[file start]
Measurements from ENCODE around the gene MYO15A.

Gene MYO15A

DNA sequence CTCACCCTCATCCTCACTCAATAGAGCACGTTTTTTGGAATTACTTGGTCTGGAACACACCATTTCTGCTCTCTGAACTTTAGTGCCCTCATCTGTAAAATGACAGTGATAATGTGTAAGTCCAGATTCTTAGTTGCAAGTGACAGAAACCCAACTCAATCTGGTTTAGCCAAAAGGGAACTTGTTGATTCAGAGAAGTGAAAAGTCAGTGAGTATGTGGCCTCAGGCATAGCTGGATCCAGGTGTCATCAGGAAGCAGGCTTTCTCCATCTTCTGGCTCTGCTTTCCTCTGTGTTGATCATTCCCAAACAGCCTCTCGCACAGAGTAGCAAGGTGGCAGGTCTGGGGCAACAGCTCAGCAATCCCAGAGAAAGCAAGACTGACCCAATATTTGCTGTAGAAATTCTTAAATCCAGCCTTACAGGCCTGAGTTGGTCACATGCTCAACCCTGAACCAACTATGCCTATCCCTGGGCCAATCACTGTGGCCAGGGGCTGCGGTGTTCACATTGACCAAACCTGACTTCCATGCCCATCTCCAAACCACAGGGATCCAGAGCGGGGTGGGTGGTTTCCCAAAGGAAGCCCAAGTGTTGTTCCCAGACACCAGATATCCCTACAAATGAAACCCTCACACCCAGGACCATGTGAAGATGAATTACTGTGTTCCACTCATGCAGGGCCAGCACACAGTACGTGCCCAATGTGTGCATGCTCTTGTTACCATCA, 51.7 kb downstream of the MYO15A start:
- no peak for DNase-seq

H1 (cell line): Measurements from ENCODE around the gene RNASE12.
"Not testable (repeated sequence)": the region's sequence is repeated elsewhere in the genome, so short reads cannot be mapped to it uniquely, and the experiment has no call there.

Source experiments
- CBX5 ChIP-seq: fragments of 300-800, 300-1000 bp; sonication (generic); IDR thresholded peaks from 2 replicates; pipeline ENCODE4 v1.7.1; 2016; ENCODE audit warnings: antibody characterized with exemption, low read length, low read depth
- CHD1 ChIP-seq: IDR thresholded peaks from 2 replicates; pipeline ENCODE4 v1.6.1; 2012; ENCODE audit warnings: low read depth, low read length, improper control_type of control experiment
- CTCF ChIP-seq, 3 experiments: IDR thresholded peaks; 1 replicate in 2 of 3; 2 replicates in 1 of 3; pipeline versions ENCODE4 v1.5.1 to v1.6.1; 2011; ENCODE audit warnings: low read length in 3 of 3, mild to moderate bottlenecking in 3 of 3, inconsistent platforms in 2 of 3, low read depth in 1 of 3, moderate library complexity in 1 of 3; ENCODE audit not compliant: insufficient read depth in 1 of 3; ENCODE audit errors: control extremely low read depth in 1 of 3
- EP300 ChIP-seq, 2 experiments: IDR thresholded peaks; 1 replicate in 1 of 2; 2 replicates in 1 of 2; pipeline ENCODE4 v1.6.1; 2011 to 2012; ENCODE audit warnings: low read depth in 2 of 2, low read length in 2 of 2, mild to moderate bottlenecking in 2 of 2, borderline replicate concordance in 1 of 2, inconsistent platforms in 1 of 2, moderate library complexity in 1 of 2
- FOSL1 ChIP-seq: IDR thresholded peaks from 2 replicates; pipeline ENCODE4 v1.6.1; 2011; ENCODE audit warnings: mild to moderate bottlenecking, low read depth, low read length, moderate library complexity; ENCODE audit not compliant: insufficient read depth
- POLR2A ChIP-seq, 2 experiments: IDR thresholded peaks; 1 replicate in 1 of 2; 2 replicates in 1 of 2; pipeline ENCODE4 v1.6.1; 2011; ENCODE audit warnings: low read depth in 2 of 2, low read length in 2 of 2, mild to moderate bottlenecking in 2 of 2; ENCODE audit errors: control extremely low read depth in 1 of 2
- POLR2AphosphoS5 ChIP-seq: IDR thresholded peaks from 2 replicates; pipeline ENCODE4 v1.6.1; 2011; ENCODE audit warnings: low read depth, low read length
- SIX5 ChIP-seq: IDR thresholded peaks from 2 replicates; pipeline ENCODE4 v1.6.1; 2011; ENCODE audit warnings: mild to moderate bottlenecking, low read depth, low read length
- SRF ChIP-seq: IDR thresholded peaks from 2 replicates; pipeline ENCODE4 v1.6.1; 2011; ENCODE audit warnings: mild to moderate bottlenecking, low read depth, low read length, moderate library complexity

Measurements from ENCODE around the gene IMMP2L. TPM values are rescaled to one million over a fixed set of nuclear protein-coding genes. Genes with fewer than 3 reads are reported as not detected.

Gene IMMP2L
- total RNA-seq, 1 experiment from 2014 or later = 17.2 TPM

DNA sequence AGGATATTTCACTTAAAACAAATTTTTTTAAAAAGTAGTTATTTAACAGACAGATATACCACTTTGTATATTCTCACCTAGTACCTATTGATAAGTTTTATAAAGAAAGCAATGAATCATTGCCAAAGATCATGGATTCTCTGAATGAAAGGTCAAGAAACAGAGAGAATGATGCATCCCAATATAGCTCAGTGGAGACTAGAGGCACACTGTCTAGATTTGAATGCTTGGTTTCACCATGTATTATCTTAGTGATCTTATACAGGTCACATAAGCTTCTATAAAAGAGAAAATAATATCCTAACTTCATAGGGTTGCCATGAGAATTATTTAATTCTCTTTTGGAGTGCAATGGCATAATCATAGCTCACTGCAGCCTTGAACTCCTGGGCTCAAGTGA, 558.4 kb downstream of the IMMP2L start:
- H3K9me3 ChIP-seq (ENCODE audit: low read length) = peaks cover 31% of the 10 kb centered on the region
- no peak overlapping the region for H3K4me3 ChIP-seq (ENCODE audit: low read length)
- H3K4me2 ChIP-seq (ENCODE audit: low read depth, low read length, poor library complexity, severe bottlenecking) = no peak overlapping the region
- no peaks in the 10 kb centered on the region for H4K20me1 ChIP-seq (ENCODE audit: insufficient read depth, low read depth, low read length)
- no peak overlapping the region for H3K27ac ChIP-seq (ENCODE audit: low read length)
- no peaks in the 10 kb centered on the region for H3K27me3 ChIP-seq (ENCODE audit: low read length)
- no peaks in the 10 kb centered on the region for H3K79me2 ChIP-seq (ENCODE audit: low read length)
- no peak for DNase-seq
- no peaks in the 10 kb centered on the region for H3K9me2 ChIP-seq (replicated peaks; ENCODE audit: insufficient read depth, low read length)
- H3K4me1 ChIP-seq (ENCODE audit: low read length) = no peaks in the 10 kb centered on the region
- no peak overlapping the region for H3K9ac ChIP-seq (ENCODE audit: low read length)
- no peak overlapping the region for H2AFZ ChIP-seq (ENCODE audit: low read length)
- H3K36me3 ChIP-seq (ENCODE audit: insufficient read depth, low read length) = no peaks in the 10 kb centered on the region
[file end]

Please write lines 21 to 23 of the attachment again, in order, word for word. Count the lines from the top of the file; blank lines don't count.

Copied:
- H3K9me3 ChIP-seq (ENCODE audit: low read length) = peaks cover 31% of the 10 kb centered on the region
- no peak overlapping the region for H3K4me3 ChIP-seq (ENCODE audit: low read length)
- H3K4me2 ChIP-seq (ENCODE audit: low read depth, low read length, poor library complexity, severe bottlenecking) = no peak overlapping the region